Johann Sauter, I
1863. Johann Sauter I (1846-1909) is a young man when becoming responsible for the factory. However, he realizes that in order to grow the company and keep it competitive he has to introduce new perspectives and ideas in order to keep Sauter’s edge. While his great uncle had absorbed the skill and state of technology from the majestic city of Vienna, Johann’s eyes and interest turn west. Johann begins to travel and his journey takes him among many other places to the United States. In visiting the cities of Boston, New York, and Chicago, he encounters instruments that are dramatically different from the Viennese Piano School. While concerts in Vienna are mostly offered to groups of 50 to 200 people, the United States has huge concert halls that hold 1,000 to 2,000 attendees. Good performance pianos in the American tradition are constructed to project to the final row. When Johann returns from his voyage and takes operational charge of the company, he immediately starts to implement some of the ideas that he has seen. While this does not sit well with all the workers, the new generation of instruments is accepted and respected, and Sauter moves on to become an important force across borders. Johann pushes the Sauter team towards new technology and patents that he registers across Europe. Document A on this page is a copy of Her Majesty’s Royal Patent Office granting Sauter protection for the invention of for Great Britain. It was also during that time that Sauter pianos started to conquer markets across Europe and the British Isles.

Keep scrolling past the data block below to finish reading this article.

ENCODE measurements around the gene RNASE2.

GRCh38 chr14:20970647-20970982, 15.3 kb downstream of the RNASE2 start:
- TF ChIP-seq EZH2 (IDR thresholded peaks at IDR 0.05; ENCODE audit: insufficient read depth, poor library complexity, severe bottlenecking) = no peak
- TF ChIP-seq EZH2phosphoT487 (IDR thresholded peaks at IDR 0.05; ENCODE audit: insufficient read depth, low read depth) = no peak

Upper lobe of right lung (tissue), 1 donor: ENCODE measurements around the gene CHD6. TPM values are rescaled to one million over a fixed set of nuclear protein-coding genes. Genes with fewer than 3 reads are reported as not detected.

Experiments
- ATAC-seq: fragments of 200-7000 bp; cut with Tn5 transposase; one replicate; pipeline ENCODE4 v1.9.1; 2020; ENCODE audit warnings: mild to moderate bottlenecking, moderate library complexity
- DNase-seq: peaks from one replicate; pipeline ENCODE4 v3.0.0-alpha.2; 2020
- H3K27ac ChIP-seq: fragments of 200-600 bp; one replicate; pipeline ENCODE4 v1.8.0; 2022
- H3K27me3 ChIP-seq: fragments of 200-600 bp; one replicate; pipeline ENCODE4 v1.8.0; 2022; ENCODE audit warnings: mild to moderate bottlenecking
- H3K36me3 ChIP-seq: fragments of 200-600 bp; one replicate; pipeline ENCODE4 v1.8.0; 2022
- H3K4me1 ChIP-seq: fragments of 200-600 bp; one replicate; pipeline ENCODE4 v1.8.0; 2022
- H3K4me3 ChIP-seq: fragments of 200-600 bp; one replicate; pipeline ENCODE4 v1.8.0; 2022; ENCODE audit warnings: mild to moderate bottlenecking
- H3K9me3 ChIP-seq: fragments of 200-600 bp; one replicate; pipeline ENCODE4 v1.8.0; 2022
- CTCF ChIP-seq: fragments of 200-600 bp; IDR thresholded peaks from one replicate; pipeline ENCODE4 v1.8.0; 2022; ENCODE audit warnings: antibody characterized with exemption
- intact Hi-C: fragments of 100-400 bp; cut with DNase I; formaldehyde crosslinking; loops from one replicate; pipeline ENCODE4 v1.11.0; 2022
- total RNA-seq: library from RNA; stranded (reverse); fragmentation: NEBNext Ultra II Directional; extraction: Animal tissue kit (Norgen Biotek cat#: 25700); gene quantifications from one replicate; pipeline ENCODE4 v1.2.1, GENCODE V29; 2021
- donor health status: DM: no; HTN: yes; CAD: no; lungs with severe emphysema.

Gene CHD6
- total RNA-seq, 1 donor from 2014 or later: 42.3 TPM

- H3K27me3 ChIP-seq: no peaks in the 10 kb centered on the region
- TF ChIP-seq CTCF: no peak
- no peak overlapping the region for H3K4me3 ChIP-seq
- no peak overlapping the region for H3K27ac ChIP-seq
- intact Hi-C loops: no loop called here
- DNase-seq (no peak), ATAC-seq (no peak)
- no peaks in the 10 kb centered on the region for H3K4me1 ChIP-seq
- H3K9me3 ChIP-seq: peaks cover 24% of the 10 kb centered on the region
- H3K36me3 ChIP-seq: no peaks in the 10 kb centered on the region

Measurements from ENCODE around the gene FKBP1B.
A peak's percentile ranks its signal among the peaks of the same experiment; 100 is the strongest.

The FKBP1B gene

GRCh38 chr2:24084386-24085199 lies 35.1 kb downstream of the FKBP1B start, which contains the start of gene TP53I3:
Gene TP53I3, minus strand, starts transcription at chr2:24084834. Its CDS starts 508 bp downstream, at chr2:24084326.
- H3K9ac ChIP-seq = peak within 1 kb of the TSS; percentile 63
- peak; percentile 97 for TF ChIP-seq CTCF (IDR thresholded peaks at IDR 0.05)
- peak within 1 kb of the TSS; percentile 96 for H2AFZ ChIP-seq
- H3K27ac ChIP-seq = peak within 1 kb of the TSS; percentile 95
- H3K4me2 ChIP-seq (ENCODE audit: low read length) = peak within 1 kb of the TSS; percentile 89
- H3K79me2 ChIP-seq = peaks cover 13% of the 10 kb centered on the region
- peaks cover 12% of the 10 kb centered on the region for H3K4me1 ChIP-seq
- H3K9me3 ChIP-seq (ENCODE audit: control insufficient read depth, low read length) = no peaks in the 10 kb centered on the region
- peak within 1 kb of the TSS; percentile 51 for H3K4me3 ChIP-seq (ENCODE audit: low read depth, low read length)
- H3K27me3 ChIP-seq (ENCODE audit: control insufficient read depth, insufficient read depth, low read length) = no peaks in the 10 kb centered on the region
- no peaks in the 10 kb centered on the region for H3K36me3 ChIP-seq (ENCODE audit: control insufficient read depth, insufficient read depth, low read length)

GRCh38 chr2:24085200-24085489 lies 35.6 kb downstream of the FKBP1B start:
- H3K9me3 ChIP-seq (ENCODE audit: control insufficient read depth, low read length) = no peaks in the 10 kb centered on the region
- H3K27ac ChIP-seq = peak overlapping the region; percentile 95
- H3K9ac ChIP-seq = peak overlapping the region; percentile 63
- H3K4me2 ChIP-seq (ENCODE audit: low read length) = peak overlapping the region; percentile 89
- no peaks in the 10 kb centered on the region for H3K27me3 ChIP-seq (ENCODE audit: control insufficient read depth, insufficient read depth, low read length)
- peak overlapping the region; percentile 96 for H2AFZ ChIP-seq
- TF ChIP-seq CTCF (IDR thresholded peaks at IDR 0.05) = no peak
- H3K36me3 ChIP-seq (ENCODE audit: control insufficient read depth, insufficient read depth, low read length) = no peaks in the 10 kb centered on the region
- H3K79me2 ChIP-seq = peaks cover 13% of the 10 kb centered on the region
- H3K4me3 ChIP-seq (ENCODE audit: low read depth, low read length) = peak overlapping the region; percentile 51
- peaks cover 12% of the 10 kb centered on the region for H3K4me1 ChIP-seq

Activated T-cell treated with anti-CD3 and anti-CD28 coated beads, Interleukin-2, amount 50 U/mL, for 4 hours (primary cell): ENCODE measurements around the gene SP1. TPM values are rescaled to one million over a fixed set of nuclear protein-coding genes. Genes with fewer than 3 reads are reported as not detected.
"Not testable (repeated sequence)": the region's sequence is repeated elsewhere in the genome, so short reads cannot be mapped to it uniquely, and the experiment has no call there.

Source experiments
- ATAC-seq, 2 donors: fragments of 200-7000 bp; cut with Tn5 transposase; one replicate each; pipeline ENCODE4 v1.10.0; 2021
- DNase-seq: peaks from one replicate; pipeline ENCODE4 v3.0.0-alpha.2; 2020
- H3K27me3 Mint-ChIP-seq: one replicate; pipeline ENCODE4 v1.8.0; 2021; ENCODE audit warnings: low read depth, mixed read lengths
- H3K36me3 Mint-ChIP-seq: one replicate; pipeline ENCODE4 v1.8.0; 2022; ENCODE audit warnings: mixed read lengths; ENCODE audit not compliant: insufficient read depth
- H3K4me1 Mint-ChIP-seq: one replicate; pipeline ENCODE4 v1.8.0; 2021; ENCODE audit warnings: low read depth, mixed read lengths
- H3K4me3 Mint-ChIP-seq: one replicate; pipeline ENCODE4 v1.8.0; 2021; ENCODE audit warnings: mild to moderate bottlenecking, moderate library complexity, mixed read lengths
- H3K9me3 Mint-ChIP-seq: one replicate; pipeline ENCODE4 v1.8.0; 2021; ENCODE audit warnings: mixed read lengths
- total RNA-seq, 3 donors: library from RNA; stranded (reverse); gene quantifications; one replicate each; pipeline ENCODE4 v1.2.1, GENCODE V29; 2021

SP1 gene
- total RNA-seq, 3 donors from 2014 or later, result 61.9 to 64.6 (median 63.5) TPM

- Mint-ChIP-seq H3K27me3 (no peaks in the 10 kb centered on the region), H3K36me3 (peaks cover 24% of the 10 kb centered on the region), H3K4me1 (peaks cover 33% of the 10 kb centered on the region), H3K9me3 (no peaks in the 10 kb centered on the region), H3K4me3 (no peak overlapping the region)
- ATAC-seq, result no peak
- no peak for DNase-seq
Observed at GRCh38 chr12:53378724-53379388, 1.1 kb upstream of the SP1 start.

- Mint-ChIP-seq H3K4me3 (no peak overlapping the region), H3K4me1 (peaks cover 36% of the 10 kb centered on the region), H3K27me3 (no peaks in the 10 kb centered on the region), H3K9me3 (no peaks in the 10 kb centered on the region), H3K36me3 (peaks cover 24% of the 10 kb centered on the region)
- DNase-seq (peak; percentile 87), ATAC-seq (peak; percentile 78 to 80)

Johann Sauter I passed away in 1909 which was also the year of the St. Louis World Exposition, an event he would have loved to attend. He passed the baton on to his son Carl Sauter II.